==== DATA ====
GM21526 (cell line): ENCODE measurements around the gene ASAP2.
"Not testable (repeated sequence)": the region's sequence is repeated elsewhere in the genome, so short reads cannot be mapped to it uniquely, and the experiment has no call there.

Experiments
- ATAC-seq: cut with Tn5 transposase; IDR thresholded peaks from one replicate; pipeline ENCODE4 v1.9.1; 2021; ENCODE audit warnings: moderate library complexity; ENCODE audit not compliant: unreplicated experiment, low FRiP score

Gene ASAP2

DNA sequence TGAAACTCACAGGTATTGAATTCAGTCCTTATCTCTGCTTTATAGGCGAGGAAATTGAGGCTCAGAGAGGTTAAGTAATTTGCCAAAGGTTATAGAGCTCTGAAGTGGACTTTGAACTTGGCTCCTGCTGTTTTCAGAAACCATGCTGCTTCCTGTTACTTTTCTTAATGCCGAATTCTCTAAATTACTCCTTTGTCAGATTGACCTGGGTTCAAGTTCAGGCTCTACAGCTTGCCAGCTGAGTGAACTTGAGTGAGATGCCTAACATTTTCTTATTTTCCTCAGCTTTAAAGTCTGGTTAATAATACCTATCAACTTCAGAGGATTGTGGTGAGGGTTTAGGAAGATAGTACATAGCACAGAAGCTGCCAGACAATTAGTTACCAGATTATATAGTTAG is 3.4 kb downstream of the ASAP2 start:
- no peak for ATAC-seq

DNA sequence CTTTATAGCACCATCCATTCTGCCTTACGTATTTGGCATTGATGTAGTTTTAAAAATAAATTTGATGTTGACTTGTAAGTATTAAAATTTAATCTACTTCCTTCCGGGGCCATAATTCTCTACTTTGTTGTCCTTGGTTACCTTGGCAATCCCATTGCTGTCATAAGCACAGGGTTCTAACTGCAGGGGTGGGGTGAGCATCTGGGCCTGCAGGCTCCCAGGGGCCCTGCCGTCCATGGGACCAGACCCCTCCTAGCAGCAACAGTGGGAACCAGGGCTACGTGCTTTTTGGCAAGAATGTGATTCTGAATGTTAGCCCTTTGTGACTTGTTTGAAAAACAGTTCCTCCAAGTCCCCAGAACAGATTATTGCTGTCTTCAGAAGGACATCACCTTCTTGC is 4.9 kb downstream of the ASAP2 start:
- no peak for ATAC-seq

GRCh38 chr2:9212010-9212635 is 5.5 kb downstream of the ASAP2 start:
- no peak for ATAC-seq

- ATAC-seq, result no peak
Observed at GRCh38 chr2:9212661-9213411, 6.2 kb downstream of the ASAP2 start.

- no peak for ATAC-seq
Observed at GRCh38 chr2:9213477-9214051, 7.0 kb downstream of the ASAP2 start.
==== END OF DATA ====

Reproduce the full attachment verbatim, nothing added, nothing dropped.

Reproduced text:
GM21526 (cell line): ENCODE measurements around the gene ASAP2.
"Not testable (repeated sequence)": the region's sequence is repeated elsewhere in the genome, so short reads cannot be mapped to it uniquely, and the experiment has no call there.

Experiments
- ATAC-seq: cut with Tn5 transposase; IDR thresholded peaks from one replicate; pipeline ENCODE4 v1.9.1; 2021; ENCODE audit warnings: moderate library complexity; ENCODE audit not compliant: unreplicated experiment, low FRiP score

Gene ASAP2

DNA sequence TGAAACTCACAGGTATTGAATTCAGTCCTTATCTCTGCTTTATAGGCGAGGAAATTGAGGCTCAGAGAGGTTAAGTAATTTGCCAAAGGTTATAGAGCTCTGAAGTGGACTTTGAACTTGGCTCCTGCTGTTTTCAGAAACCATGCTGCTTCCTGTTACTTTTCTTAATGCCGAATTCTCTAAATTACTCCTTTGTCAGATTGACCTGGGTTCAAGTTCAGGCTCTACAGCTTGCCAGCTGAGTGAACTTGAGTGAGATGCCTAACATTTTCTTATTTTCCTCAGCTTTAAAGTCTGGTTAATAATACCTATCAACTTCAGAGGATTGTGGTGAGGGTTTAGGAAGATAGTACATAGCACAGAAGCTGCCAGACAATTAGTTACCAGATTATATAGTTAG is 3.4 kb downstream of the ASAP2 start:
- no peak for ATAC-seq

DNA sequence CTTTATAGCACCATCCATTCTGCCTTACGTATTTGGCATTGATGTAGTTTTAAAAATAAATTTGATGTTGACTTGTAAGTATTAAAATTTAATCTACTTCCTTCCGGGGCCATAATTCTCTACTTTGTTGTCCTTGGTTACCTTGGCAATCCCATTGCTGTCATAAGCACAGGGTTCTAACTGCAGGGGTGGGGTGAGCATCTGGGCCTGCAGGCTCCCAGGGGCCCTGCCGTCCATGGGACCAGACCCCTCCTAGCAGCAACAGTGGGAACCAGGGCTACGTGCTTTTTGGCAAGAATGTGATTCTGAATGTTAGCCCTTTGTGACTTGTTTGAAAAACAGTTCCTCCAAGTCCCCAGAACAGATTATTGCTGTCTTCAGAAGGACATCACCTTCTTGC is 4.9 kb downstream of the ASAP2 start:
- no peak for ATAC-seq

GRCh38 chr2:9212010-9212635 is 5.5 kb downstream of the ASAP2 start:
- no peak for ATAC-seq

- ATAC-seq, result no peak
Observed at GRCh38 chr2:9212661-9213411, 6.2 kb downstream of the ASAP2 start.

- no peak for ATAC-seq
Observed at GRCh38 chr2:9213477-9214051, 7.0 kb downstream of the ASAP2 start.